Out of all the places where mine waste is found, only 25 km2 is estimated to have the potential to be restored at a relatively modest cost (Bobbins, 2013). The rehabilitation usually entails revegetation, soil replacement, land reshaping, and waste relocation (Festin et al., 2019; Kengni and Nkosi, 2023). In some instances, the rehabilitated land has been used for the development of industrial and agricultural spaces. In other instances, the rehabilitated land has been converted into residential areas. For example, the outward expansion of Soweto and south of Germiston after the Mining Rights Act of 1967 (Mubiwa and Annegarn, 2013), and, more recently, Fleurhof (Mining Weekly, 2018). However, the reclamation of this land may result in protracted disturbances before it can be occupied by people (Kamunda et al., 2016; Sibanda and Broadhurst, 2018). Therefore, the existence of mining waste in this region gives rise to several problems, including issues of sustainability and community health.

Moreover, the abandonment of mines, some of which remain unsealed, poses safety problems in addition to the environmental and public health risks associated with mine tailings and slimes. Studies by Heath (2009), Mhlongo et al. (2019), and Mabaso (2023) have shown that abandoned mine shafts that are not adequately sealed off can provide an environment conducive to illicit mining operations, particularly in regions with significant levels of poverty and unemployment.

Consequently, there have been substantial efforts in recent years to restore some areas of land in Gauteng that have been affected by mining waste. However, a large number of mines are abandoned and are considered ownerless, and are not rehabilitated. Even in these cases, some transformation might have occurred due to natural processes of vegetation succession (Lubke, 2023). Based on GeoTerraImage's (GTI) 1990-2020 land use land cover change data (2020), 110 km2 of land in Gauteng, previously designated for mining, has been converted to other land uses and cover in the past 30 years. A significant aspect of the province's rehabilitation and reclamation efforts involves the introduction of vegetation to mine dumps, considering the restricted suitability of some post-mined areas (Cooke, 1971; Mining Weekly, 2015; Community Monitors, 2018). Map 3 depicts mined land that has been converted into other natural land uses and cover, such as vegetation and water bodies. Noting that while a single vegetation type may characterise some square kilometres (turquoise areas), others exhibit many vegetation types and waterbodies, particularly noticeable around the Witwatersrand mining belt (yellow to red areas).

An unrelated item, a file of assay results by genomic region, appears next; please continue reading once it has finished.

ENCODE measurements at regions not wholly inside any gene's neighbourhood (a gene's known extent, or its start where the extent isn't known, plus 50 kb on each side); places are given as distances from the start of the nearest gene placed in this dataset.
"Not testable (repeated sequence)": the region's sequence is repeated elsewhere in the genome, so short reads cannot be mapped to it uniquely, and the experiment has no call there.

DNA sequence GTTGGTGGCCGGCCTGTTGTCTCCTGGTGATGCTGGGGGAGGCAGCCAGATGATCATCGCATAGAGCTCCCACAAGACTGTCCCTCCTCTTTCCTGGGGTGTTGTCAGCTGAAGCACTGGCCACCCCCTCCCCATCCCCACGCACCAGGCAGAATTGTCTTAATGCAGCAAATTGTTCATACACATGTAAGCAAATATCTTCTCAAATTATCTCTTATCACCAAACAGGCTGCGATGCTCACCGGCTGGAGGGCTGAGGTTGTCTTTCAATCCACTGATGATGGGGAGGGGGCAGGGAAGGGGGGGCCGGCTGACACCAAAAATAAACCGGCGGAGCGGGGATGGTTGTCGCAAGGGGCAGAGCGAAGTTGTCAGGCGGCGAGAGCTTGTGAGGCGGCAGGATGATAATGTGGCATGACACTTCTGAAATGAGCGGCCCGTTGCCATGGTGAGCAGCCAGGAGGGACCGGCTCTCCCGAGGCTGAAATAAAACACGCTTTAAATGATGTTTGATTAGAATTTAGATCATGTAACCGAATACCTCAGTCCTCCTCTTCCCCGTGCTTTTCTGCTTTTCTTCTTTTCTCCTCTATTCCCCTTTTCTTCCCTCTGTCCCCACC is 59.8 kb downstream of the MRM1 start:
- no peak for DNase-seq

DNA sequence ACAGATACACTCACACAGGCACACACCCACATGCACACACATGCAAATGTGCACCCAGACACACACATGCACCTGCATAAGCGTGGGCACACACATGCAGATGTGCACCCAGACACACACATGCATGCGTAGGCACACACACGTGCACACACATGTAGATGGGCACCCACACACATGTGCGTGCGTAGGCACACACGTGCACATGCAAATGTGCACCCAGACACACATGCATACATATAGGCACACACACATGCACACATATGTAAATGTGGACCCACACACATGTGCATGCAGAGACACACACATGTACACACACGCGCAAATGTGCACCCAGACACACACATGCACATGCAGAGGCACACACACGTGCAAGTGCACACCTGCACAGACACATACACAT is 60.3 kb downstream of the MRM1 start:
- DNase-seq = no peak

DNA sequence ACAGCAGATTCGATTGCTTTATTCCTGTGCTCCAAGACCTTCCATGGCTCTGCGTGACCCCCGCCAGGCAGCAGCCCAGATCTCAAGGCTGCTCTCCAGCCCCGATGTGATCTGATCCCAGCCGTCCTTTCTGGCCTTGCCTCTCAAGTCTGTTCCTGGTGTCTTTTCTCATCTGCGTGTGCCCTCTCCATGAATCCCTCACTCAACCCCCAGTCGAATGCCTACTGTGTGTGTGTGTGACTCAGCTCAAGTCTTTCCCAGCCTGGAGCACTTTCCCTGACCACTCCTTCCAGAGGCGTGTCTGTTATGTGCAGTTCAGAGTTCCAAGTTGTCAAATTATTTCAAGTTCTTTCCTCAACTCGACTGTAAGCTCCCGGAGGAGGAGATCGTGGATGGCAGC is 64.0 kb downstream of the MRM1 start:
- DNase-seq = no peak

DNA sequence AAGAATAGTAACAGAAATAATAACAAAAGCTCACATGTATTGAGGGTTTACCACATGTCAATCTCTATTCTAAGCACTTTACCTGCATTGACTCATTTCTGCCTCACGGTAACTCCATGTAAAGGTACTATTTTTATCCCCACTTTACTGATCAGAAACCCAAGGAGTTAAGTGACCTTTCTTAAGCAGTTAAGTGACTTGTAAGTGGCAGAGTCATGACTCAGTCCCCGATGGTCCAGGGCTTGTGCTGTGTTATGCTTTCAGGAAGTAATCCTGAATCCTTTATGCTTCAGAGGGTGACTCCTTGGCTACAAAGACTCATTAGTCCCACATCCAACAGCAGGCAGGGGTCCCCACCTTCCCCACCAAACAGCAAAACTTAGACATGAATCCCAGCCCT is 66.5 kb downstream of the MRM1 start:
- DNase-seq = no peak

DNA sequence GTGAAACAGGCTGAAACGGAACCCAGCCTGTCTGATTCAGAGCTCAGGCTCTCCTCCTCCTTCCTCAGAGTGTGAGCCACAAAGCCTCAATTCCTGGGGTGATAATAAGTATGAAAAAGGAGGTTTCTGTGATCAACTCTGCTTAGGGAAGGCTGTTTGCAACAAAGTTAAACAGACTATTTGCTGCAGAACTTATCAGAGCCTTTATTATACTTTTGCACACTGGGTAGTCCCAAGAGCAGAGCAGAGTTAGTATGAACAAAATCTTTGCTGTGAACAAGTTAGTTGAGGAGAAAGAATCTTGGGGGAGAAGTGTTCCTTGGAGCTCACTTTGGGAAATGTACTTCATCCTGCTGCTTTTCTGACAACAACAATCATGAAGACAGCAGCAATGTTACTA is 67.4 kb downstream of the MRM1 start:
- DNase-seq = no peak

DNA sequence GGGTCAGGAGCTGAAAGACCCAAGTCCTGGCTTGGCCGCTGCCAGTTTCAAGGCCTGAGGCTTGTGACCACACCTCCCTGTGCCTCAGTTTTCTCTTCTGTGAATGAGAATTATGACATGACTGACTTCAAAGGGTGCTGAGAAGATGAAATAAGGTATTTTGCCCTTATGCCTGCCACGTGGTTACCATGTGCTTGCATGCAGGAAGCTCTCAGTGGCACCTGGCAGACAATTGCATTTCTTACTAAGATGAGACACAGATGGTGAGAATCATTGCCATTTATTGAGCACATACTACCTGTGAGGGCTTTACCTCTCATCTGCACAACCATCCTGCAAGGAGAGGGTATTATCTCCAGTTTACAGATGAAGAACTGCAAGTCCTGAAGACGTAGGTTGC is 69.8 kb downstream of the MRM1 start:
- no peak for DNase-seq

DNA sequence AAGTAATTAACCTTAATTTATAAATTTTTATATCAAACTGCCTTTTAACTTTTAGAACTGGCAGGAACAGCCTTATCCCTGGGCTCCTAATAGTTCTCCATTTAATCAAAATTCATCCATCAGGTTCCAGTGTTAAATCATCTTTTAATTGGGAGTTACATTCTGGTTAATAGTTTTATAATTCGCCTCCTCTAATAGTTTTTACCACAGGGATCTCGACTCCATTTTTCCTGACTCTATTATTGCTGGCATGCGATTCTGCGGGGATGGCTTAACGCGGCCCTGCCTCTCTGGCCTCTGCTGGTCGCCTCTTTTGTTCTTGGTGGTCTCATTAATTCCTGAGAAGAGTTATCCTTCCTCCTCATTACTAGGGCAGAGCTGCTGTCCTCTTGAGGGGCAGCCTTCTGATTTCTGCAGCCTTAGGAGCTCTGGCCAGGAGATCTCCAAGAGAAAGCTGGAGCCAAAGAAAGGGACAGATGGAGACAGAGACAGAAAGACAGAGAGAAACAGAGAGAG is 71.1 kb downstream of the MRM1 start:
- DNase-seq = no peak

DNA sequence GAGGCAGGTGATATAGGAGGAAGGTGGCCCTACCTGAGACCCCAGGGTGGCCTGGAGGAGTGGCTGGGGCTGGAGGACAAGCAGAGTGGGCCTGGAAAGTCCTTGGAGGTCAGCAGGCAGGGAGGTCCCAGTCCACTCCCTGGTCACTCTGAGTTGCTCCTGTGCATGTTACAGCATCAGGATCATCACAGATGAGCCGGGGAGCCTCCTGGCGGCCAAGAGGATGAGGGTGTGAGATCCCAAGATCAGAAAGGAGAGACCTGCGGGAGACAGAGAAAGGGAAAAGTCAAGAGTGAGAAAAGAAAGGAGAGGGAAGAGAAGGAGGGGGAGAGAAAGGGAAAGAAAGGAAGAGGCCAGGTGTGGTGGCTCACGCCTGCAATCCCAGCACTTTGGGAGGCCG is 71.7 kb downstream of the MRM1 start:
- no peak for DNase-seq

Map 3: Post-mined areas in Gauteng that have been converted into natural land cover per km2.

Given the profound impact of mining on the environment, the return of the biodiversity that once occurred on these lands is difficult. Slag material brought to the surface from great depths has little capacity to support plants and animals (Zou et al., 2019), and only some pioneer species can colonise the space. Some of these may be exotic and, therefore, of limited ecological value. However, they stabilise soil, sequester carbon, help begin the process of soil formation, help reduce erosion, and wind-born pollution experienced by surrounding neighbourhoods (Cooke, 1971; Culwick et al., 2019; Naidoo et al., 2022). An interesting observation from the mapping indicates that much of the new vegetation is grassland, which is consistent with the general grassland biome of the region (Maree and Khanyile, 2017; Kgatla et al., 2022), although it is not possible to tell from this data whether this is anything more than a few pioneer species of grass.

This analysis offers one slice of data to understand the afterlives of Gauteng's mines. Some renaturing has occurred, in some cases, by both human-led and natural processes. A further area for spatial analysis is the distribution of abandoned mines and, therefore, not being actively managed.


Gauteng's mining wastescapes were mapped using various data sources on mining-related activities across the province. These sources included data on abandoned mines (Council for Geosciences, 2012), mine waste and residues (including dumps, tailings, and slimes) (GDARD, 2012), and land use and cover change (GTI, 2020) datasets for identifying converted post-mined land. The land cover data was specifically used to extract the types of cover that former mined lands have been converted into. The data varied in scale and was aggregated into a grid cell of one square kilometre (km2) for a standardised analysis. The incidence of each form of mine waste, residual waste, or conversion of mining-related land use or cover was only counted once per km2 basis (Map 2). For instance, the count of two mining residue sites per km2 was considered a single occurrence, representing one sort of waste per km2. An abandoned mine and mine residue area occurring in the same km2 cell were treated as two distinct incidents, each representing a distinctive sort of waste within their respective square kilometre of occurrence.